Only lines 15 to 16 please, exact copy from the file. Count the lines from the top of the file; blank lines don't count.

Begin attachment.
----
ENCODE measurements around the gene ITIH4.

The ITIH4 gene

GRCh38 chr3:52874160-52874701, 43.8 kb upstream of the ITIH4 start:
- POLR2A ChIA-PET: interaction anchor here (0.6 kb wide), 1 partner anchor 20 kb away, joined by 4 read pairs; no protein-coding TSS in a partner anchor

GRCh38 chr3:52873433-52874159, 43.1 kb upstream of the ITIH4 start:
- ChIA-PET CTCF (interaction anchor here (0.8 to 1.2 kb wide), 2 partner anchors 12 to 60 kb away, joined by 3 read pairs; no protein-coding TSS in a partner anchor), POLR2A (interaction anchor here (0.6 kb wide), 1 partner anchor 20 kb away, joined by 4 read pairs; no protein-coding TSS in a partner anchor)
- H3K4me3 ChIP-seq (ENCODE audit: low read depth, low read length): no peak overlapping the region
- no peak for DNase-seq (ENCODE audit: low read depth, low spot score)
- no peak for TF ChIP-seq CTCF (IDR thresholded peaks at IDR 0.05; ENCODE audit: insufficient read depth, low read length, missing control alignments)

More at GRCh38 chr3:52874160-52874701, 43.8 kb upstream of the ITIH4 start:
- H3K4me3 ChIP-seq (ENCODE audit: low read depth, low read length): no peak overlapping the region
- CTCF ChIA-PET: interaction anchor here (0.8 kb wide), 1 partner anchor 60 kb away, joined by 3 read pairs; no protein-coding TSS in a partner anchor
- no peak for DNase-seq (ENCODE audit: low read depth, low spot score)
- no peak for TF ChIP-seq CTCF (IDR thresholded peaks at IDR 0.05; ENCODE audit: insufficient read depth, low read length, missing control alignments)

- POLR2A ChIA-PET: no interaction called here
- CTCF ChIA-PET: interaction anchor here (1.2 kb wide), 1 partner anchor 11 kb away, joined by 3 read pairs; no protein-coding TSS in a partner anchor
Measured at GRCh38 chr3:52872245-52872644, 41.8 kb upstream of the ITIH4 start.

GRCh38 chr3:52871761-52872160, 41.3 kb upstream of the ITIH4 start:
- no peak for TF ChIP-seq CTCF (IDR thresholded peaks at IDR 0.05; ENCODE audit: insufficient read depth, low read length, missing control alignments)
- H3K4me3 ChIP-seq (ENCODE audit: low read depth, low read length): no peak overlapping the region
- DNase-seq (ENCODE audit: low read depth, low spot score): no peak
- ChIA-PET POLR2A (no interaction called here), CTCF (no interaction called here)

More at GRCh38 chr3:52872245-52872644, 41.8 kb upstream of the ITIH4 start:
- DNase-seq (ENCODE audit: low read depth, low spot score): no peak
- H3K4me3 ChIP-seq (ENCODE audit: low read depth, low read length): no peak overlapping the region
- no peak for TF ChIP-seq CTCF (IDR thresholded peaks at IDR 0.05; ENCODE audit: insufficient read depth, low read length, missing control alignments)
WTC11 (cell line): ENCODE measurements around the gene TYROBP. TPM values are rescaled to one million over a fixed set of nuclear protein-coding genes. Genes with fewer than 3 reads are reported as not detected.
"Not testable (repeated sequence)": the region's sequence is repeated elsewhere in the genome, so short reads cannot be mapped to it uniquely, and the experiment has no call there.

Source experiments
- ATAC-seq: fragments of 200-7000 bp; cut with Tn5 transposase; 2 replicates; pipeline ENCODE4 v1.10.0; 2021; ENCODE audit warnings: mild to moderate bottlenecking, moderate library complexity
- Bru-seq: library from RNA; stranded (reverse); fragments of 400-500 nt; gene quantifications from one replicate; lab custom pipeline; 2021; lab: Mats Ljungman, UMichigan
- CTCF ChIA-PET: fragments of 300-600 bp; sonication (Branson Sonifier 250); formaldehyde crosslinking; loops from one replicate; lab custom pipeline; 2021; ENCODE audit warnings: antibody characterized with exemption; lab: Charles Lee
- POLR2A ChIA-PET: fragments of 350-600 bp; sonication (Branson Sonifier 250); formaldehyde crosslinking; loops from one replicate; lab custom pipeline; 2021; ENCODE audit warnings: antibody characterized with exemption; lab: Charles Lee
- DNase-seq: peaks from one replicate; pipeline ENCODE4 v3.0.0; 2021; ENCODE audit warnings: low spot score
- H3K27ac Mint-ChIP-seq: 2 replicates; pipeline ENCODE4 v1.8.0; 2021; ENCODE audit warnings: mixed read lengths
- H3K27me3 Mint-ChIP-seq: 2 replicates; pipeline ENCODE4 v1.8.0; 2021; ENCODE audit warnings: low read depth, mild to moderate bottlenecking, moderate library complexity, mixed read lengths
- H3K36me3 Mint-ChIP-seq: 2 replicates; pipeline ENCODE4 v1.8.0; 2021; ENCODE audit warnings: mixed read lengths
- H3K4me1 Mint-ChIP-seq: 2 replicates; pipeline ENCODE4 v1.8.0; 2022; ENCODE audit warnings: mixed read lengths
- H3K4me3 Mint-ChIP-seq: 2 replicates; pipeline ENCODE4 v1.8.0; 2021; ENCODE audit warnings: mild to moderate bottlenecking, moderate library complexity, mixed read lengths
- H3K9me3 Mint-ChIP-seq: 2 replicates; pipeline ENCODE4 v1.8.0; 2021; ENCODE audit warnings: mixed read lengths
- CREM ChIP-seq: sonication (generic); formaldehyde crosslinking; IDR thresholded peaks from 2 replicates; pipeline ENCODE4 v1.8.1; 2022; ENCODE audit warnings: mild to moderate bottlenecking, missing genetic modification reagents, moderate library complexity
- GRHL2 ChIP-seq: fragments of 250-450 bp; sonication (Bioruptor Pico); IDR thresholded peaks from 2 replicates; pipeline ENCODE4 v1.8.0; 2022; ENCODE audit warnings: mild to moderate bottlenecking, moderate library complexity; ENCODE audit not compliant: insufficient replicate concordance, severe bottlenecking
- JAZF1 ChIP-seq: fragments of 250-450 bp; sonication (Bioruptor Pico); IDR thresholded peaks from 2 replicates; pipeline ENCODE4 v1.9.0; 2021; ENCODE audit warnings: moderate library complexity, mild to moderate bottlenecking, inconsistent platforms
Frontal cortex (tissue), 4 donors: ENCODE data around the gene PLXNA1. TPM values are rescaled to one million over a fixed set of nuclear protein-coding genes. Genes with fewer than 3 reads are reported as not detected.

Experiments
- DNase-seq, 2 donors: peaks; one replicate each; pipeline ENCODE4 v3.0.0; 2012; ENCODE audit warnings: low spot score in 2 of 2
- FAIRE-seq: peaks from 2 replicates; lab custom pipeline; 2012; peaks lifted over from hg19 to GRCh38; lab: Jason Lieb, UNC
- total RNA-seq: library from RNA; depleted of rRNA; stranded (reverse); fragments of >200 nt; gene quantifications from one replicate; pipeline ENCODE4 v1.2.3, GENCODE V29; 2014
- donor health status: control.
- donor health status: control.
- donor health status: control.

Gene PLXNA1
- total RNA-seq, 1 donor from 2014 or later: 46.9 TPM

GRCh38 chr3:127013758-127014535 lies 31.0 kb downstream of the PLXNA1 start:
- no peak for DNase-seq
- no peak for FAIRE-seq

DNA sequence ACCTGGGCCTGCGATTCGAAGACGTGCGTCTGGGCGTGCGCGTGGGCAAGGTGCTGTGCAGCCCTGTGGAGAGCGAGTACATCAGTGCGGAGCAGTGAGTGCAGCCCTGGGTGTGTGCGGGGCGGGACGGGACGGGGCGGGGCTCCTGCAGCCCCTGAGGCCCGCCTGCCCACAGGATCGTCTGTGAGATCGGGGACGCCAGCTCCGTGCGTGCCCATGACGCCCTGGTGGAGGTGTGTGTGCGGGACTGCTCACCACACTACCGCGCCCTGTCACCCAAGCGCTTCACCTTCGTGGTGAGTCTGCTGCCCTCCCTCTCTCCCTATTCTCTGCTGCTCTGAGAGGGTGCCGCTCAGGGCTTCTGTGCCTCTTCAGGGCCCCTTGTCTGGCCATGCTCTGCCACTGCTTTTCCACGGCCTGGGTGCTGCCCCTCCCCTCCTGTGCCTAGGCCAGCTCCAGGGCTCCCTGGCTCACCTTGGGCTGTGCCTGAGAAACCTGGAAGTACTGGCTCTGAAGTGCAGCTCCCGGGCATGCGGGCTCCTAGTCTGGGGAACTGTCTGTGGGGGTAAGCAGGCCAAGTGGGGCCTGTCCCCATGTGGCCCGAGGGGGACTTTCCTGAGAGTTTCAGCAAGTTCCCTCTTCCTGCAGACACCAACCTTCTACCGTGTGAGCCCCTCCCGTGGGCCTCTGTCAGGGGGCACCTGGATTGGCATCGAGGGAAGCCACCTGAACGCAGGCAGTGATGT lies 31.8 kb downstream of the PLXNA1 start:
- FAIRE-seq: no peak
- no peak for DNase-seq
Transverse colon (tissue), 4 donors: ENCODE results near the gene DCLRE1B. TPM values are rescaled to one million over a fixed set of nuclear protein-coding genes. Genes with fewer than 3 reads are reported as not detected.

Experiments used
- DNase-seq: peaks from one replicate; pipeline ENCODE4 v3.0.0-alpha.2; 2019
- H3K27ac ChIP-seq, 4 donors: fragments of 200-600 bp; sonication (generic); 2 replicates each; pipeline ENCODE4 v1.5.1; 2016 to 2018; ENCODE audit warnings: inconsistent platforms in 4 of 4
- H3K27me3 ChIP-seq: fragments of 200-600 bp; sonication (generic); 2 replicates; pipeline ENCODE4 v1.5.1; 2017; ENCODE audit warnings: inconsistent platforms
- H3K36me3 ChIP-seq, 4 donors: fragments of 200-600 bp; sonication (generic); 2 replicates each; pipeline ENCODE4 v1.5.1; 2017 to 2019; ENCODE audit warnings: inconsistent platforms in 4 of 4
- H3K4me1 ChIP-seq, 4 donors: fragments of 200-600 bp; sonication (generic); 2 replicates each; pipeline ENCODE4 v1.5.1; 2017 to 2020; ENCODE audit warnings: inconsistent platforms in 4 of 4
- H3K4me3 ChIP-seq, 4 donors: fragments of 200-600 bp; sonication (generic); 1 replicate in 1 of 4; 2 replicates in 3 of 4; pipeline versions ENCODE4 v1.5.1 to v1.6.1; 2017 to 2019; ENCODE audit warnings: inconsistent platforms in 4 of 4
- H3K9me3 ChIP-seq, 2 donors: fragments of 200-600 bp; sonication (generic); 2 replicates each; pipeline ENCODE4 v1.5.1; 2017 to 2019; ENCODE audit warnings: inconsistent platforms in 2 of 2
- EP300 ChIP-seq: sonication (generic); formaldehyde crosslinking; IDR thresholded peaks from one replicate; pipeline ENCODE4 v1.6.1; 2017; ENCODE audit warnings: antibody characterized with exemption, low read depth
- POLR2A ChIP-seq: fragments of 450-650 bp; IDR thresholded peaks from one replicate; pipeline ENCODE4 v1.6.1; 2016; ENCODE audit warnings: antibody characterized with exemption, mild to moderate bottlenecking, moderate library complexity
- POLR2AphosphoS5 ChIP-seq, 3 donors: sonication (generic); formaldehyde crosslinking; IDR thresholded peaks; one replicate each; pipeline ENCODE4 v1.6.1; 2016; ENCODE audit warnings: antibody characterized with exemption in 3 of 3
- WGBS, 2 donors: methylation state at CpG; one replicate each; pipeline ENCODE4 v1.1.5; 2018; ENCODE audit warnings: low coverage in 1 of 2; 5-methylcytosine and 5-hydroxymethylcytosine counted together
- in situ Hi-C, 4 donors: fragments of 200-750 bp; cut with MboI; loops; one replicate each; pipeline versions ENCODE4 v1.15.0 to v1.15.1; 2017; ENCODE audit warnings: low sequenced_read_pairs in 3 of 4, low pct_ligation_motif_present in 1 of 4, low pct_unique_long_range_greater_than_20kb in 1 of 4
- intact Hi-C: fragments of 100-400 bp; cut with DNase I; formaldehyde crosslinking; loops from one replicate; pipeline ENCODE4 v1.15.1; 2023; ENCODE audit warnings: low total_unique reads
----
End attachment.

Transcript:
- POLR2A ChIA-PET: no interaction called here
- CTCF ChIA-PET: interaction anchor here (1.2 kb wide), 1 partner anchor 11 kb away, joined by 3 read pairs; no protein-coding TSS in a partner anchor